Secret Scotland

If it's secret, and in Scotland…

The hybrid ferries of CalMac are real

While it would unkind to say that I actually doubted the rumours that I first detected regarding ‘battery operated ferries’ coming to the Clyde, the stories did come as a surprise, meaning that whoever was going to undertake this venture (there were no real details given) had to be ready to try something new.

It wasn’t long before the story broke formally, and the news came of two hybrid RoRo (roll-on roll-off) diesel-electric ferries, described as a world first for such sea-going vessels.

While the principle of using diesel (or other) powered generators to power electric propulsion units (eliminating the need for a direct connection of a drive-shaft between the engine and the propeller), combining this with rechargeable batteries which will supply a minimum of 20% of energy consumed was new.

I’m afraid I find little that ever makes me agree with those I refer to as ‘professional CalMac bashers’, and the fact that CalMac went with this proposal is, to me, yet another reason to turn a deaf ear towards them.

In operation, the ferries can be powered from the generators, or the batteries, which are kept topped up by the generators, and will be charged overnight, while the vessels are moored. Although the overnight charging will be carried out using mains electricity, it is hoped that energy from local wind, wave or solar systems will be used to charge the batteries as such facilities become available near the moorings.

Scottish build

Even more remarkable is the fact that the innovative project will also be undertaken on the Clyde – the ferries will be built by Ferguson Shipbuilders, which will be working along with Glasgow-based ship design specialists SeaTec, and electrical specialists Tec-Source. The project is supported by a Scottish government loan, with an additional funding of £450,000 provided from the European Regional Development Fund.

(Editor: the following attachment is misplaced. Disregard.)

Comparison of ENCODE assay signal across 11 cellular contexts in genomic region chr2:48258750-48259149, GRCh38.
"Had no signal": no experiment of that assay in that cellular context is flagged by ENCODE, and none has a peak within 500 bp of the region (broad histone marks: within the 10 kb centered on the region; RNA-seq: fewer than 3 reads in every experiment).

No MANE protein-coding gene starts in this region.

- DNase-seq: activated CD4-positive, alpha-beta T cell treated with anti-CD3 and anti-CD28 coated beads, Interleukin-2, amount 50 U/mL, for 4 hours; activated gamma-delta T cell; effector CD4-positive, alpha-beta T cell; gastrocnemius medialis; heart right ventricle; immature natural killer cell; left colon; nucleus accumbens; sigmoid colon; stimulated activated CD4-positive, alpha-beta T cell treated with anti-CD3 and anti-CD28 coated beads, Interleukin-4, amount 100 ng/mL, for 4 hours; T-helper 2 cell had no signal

Ferguson Shipbuilders Limited is now part of the Ferguson Group, and is a shipyard located in Port Glasgow. Unfortunately,  it is currently notable as being the last remaining shipbuilder on the lower Clyde, and the only builder of merchant ships on the river, where it has long been a builder of RoRo ferries.

The contract is worth £22 million, and the media carried news of the first steel being cut on January 30, 2012s, with the first ferries of the ferries set to enter service in early 2013.

The 900 tonne ferries are designed t0 accommodate 150 passengers and 23 cars, and for short routes, including the link between Skye and Raasay.

Some background links to save you the effort of digging:

Hybrid Ferries Project | CMAL | Caledonian Maritime Assets Ltd

CMAL Hybrid Ferry Presentation (PDF, 1.3MB)

CMAL Hybrid Ferry Presentation (PDF, 1.9MB)

Hybrid ferry

Hybrid ferry via CMAL publicity

Advertisements

January 30, 2012 - Posted by | Civilian, Maritime, Transport | , , , , , , , ,

No comments yet.

Leave a Reply

Fill in your details below or click an icon to log in:

WordPress.com Logo

You are commenting using your WordPress.com account. Log Out / Change )

Twitter picture

You are commenting using your Twitter account. Log Out / Change )

Facebook photo

You are commenting using your Facebook account. Log Out / Change )

Google+ photo

You are commenting using your Google+ account. Log Out / Change )

Connecting to %s

%d bloggers like this: